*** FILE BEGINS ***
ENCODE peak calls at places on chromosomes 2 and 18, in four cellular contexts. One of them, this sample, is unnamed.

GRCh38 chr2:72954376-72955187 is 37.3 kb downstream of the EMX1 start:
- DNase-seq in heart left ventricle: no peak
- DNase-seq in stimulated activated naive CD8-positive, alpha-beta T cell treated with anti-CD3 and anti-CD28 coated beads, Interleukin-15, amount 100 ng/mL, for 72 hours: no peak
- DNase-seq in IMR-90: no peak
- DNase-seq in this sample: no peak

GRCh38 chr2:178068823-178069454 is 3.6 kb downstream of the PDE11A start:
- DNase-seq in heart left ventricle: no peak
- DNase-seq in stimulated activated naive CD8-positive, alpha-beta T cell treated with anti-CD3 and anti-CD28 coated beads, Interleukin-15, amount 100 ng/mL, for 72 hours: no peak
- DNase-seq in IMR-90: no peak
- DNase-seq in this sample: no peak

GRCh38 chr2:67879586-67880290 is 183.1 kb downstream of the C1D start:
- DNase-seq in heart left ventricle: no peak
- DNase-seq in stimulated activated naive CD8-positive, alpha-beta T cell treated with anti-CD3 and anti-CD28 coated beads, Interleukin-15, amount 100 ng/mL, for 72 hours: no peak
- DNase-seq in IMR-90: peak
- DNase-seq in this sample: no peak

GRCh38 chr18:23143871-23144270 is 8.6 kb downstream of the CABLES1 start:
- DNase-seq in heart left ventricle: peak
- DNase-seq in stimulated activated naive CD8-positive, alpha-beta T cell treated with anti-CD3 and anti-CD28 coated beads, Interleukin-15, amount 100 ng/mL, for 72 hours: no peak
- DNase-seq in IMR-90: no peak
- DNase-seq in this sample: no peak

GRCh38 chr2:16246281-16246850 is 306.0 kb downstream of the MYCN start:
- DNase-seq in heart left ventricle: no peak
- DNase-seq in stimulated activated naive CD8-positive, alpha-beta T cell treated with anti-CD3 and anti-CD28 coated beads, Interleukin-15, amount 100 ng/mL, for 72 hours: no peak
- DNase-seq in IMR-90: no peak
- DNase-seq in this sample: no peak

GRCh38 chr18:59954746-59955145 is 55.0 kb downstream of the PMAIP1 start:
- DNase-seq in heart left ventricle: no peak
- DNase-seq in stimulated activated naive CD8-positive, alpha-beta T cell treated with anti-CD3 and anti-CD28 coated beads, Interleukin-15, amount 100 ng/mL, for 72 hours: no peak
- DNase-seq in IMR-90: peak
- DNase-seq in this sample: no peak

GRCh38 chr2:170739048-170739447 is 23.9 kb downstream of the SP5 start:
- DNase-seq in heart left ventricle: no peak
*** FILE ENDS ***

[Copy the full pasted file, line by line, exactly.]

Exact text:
ENCODE peak calls at places on chromosomes 2 and 18, in four cellular contexts. One of them, this sample, is unnamed.

GRCh38 chr2:72954376-72955187 is 37.3 kb downstream of the EMX1 start:
- DNase-seq in heart left ventricle: no peak
- DNase-seq in stimulated activated naive CD8-positive, alpha-beta T cell treated with anti-CD3 and anti-CD28 coated beads, Interleukin-15, amount 100 ng/mL, for 72 hours: no peak
- DNase-seq in IMR-90: no peak
- DNase-seq in this sample: no peak

GRCh38 chr2:178068823-178069454 is 3.6 kb downstream of the PDE11A start:
- DNase-seq in heart left ventricle: no peak
- DNase-seq in stimulated activated naive CD8-positive, alpha-beta T cell treated with anti-CD3 and anti-CD28 coated beads, Interleukin-15, amount 100 ng/mL, for 72 hours: no peak
- DNase-seq in IMR-90: no peak
- DNase-seq in this sample: no peak

GRCh38 chr2:67879586-67880290 is 183.1 kb downstream of the C1D start:
- DNase-seq in heart left ventricle: no peak
- DNase-seq in stimulated activated naive CD8-positive, alpha-beta T cell treated with anti-CD3 and anti-CD28 coated beads, Interleukin-15, amount 100 ng/mL, for 72 hours: no peak
- DNase-seq in IMR-90: peak
- DNase-seq in this sample: no peak

GRCh38 chr18:23143871-23144270 is 8.6 kb downstream of the CABLES1 start:
- DNase-seq in heart left ventricle: peak
- DNase-seq in stimulated activated naive CD8-positive, alpha-beta T cell treated with anti-CD3 and anti-CD28 coated beads, Interleukin-15, amount 100 ng/mL, for 72 hours: no peak
- DNase-seq in IMR-90: no peak
- DNase-seq in this sample: no peak

GRCh38 chr2:16246281-16246850 is 306.0 kb downstream of the MYCN start:
- DNase-seq in heart left ventricle: no peak
- DNase-seq in stimulated activated naive CD8-positive, alpha-beta T cell treated with anti-CD3 and anti-CD28 coated beads, Interleukin-15, amount 100 ng/mL, for 72 hours: no peak
- DNase-seq in IMR-90: no peak
- DNase-seq in this sample: no peak

GRCh38 chr18:59954746-59955145 is 55.0 kb downstream of the PMAIP1 start:
- DNase-seq in heart left ventricle: no peak
- DNase-seq in stimulated activated naive CD8-positive, alpha-beta T cell treated with anti-CD3 and anti-CD28 coated beads, Interleukin-15, amount 100 ng/mL, for 72 hours: no peak
- DNase-seq in IMR-90: peak
- DNase-seq in this sample: no peak

GRCh38 chr2:170739048-170739447 is 23.9 kb downstream of the SP5 start:
- DNase-seq in heart left ventricle: no peak